Stocks rallied and oil prices fell on Tuesday after the big news before the market open that Saudi Arabia, Russia, Qatar, and Venezuela agreed to freeze oil production was met with a lacklustre market response.
First, the scoreboard:
- Dow: 16,194, +220, (+1.4%)
- S&P 500: 1,895, +31, (+1.6%)
- Nasdaq: 4,434, +97, (+2.2%)
- WTI crude oil: $29.10, -1%
Saudi Arabia, Russia, Qatar, and Venezuela agreed to freeze oil production. Not cut it, but at least keep it steady at near-record levels.
The market was unimpressed.
After oil prices had their 14th-largest one-day rally ever on Friday following headlines suggesting coordination on a price cut could be coming, the market reaction Tuesday was muted. “Buy the rumour, sell the news,” or so the old adage goes.
But of course aside from the market reaction there are the practical implications of this move which, to many analysts, are sort of whatever.
Analysts at Barclays wrote that, “these developments officialize what is already happening.” Which is to say that Venezuela, Qatar, and Russia were already going to be hard-pressed to grow oil production this year and so announcing a freeze is sort of head-faking the market into thinking they are doing something.
Julian Jessop at Capital Economics also noted that Iran is likely to increase oil production as sanctions against the country are lifted, which suggests that total global oil production could increase this year anyway. So really, nothing was accomplished.
Turning to the US oil markets, Ian Shepherdson at Pantheon Macro wrote that it seems the end may be near for US shale production — which grew about 15% a year when oil prices were at their peak — but just declined their year-ago levels earlier this month for the first time in four-and-a-half years.
“We don’t know how far U.S. shale production will now fall,” Shepherdson wrote. “But with U.S. crude oil inventories standing at about 60 days of consumption, nearly 20% above their long-term average, the outlook is bleak.”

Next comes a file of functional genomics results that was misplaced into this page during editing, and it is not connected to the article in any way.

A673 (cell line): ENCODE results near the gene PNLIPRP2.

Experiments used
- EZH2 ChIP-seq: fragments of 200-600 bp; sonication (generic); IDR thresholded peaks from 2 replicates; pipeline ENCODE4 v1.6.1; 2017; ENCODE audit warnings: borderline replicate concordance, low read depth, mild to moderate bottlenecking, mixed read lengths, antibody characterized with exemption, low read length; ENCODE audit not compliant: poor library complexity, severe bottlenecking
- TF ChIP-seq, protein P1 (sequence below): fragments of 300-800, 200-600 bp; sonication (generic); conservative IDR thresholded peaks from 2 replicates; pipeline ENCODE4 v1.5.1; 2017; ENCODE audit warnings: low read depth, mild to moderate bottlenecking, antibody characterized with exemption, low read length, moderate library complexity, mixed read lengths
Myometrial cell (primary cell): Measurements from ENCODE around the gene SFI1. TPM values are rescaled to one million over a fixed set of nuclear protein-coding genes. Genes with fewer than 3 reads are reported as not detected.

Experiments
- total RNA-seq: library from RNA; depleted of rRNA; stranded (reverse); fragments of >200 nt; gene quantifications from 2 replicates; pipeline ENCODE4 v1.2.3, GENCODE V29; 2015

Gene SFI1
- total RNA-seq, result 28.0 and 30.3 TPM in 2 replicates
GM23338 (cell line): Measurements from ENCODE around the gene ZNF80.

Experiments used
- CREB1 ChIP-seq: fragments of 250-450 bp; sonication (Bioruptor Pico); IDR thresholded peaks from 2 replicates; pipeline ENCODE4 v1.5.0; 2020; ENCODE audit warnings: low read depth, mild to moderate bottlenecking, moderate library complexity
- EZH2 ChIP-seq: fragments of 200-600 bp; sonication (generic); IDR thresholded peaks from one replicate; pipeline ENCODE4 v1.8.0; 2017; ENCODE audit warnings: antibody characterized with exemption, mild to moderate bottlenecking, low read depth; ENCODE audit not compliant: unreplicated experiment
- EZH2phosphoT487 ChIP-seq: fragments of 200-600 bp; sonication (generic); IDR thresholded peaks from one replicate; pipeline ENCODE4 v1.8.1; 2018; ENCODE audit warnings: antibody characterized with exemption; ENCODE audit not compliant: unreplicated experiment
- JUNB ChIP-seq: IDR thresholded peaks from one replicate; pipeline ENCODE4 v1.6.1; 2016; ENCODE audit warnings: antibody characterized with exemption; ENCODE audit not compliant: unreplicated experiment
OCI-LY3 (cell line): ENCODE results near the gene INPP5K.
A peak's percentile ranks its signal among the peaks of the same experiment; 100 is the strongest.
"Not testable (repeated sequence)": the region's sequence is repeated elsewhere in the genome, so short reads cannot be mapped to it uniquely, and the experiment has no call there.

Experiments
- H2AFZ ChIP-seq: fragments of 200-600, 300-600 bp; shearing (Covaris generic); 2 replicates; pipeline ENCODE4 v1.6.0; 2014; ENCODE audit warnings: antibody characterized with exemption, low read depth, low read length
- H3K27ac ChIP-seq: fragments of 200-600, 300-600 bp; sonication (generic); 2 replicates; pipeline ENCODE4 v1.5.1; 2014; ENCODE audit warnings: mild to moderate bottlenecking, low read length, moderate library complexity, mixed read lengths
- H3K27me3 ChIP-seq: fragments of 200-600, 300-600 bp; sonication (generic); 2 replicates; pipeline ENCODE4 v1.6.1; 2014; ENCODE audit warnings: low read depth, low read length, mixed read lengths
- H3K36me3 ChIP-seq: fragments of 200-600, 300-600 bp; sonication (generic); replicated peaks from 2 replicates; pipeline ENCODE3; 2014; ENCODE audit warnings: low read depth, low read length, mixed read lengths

Break Up The Banks
Neel Kashkari, the new president at the Minneapolis Federal Reserve, wants to break up the big banks.
In a speech Tuesday at the Brookings Institution — Kashkari’s first at Minneapolis Fed president — Kashkari said, “given the enormous costs that would be associated with another financial crisis and the lack of certainty about whether these new tools would be effective in dealing with one, I believe we must seriously consider bolder, transformational options.”
“Transformational options” like breaking the big banks up.
Kashkari said banks should be broken into, “smaller, less connected, less important entities” and the largest banks ought to be turned into, “public utilities by forcing them to hold so much capital that they virtually can’t fail.”
Of course, then they can’t really succeed, right?
Kashkari was in charge of the Treasurys TARP program in the wake of the financial crisis, and so he certainly got a very close look at the financial system and the stress this sector put on the entire US economy and its taxpayers. And it seems he is not loathe to repeat this experience.
Kaskahri added (emphasis mine):
Given the scale of job losses, home foreclosures, lost savings and costs to taxpayers, there is widespread agreement among elected leaders, regulators and Main Street that we must solve the problem of TBTF. We know markets make mistakes; that is unavoidable in an innovative economy. But these mistakes cannot be allowed to endanger the rest of the country. When roughly 1,000 savings and loans failed in the late 1980s, there was no risk of an economic collapse. When the technology bubble burst in 2000, it was very painful for Silicon Valley and for technology investors, but it did not represent a systemic risk to our economy. Large banks must similarly be able to make mistakes — even very big mistakes — without requiring taxpayer bailouts and without triggering widespread economic damage. That must be our goal.